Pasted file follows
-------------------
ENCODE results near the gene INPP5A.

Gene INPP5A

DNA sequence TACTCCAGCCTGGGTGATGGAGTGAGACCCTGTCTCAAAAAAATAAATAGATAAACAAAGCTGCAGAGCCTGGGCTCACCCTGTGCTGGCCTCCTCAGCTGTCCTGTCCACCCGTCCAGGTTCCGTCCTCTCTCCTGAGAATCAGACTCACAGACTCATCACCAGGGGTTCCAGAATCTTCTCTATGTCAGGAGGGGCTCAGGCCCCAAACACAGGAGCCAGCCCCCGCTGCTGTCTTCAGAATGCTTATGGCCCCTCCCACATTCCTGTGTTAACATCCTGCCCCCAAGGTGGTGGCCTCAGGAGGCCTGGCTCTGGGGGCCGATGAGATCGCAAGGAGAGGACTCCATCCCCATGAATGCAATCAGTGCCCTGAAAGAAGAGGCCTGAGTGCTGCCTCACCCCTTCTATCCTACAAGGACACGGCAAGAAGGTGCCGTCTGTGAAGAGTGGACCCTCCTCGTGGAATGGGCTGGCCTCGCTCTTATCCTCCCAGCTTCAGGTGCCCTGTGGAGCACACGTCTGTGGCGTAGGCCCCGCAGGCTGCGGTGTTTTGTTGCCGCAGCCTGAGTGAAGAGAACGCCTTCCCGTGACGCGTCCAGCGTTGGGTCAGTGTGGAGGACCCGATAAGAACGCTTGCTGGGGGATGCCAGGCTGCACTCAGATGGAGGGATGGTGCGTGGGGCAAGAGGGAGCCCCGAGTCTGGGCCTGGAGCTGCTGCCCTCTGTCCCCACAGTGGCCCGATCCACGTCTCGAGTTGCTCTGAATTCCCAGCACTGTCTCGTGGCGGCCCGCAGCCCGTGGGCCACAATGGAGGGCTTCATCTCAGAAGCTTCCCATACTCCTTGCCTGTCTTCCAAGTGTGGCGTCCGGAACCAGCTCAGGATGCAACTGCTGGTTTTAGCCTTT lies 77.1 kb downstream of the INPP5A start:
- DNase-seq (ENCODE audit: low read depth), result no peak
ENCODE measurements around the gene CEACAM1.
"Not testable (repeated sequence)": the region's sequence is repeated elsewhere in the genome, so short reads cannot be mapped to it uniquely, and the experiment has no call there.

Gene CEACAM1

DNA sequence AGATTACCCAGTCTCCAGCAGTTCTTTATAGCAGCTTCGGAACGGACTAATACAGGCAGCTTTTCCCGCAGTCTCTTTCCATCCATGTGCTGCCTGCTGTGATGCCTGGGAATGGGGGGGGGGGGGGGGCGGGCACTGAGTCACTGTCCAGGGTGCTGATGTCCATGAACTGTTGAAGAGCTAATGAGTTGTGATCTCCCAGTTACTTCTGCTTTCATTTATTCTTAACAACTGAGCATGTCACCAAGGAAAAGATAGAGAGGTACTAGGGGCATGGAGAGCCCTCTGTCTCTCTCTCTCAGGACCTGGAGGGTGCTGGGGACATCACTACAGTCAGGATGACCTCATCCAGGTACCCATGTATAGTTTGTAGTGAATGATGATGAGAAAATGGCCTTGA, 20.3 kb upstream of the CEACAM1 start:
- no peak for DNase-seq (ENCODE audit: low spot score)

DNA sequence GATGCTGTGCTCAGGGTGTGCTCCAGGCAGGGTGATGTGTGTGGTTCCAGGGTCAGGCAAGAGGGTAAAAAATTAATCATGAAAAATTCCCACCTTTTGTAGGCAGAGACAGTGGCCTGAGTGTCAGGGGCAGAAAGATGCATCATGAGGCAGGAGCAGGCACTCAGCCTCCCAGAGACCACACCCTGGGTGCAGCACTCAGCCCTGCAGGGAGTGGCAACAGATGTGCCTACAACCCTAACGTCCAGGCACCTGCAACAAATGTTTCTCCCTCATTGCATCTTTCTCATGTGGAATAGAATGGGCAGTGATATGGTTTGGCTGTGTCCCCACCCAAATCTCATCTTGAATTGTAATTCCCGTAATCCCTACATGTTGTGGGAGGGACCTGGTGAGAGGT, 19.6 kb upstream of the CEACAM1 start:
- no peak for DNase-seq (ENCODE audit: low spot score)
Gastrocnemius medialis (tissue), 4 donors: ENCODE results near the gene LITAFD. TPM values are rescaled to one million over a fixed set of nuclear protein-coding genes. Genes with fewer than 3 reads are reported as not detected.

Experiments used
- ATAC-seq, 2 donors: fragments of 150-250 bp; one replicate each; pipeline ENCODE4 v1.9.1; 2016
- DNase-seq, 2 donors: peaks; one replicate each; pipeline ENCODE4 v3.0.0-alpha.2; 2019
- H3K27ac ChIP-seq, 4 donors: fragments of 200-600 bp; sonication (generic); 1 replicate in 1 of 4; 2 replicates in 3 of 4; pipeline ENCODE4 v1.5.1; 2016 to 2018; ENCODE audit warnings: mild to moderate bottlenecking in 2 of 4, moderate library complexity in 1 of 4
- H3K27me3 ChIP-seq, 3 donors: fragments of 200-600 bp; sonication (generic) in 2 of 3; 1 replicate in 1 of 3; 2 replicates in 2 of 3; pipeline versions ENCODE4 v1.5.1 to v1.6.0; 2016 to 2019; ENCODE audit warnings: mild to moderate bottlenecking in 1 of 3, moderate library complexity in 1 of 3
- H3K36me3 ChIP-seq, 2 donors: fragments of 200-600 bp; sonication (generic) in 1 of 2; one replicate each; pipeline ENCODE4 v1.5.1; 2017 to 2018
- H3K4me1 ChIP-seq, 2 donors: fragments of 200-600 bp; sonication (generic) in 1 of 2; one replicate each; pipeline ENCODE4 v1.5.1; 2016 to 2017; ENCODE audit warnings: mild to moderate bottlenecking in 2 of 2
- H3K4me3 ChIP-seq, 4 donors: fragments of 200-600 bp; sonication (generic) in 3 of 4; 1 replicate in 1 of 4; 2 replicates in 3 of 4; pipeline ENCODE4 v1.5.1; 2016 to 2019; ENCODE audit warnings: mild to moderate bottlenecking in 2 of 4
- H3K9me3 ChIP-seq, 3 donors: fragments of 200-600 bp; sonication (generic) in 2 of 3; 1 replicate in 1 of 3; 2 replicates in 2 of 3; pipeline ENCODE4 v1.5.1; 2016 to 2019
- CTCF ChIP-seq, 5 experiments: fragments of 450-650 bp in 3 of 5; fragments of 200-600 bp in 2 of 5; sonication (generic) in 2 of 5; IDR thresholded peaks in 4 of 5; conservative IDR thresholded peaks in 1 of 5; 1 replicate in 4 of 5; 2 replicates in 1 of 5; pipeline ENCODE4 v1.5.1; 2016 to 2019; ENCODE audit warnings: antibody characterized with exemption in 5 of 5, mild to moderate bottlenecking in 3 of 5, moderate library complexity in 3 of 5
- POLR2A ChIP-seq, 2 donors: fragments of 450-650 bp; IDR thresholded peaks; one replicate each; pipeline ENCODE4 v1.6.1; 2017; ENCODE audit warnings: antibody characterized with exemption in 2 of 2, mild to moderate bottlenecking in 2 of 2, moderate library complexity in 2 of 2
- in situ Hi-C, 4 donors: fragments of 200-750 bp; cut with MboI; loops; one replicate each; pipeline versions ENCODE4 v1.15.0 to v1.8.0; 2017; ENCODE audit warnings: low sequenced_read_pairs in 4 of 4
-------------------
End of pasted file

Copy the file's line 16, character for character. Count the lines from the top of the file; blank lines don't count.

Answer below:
- H3K27ac ChIP-seq, 4 donors: fragments of 200-600 bp; sonication (generic); 1 replicate in 1 of 4; 2 replicates in 3 of 4; pipeline ENCODE4 v1.5.1; 2016 to 2018; ENCODE audit warnings: mild to moderate bottlenecking in 2 of 4, moderate library complexity in 1 of 4